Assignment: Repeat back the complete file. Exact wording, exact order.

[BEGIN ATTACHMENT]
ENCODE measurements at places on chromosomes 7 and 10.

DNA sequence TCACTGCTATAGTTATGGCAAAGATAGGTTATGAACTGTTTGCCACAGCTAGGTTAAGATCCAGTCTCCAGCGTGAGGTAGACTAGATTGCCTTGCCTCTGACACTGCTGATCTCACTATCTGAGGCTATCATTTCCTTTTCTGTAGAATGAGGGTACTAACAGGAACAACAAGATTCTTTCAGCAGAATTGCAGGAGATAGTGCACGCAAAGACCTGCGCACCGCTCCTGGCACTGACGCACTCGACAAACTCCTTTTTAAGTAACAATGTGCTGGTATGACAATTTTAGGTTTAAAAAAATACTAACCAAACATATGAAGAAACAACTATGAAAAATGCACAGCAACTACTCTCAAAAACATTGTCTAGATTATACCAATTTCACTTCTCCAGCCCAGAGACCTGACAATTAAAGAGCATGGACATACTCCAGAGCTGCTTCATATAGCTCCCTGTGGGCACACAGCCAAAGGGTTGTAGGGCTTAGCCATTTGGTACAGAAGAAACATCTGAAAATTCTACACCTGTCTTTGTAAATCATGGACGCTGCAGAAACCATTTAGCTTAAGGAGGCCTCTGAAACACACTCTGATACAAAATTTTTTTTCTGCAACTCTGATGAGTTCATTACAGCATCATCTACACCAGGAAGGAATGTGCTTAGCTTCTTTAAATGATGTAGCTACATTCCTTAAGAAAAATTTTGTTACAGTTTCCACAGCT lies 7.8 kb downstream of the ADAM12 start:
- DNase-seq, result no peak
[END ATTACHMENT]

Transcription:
ENCODE measurements at places on chromosomes 7 and 10.

DNA sequence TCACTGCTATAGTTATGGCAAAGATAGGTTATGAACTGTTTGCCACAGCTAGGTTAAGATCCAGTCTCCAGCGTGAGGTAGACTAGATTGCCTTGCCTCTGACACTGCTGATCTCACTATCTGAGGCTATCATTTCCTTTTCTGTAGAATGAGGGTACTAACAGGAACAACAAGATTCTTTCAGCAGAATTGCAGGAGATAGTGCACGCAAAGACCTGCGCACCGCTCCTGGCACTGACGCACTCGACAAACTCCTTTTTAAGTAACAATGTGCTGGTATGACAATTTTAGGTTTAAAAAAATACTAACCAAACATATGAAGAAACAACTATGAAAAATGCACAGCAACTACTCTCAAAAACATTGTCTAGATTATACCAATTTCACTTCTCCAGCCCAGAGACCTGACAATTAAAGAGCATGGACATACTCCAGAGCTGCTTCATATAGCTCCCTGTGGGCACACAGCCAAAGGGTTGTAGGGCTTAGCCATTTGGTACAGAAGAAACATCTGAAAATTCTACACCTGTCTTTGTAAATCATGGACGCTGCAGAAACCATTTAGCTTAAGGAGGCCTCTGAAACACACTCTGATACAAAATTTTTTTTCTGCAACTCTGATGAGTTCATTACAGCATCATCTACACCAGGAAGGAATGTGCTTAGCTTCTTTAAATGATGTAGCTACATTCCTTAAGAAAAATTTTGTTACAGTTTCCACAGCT lies 7.8 kb downstream of the ADAM12 start:
- DNase-seq, result no peak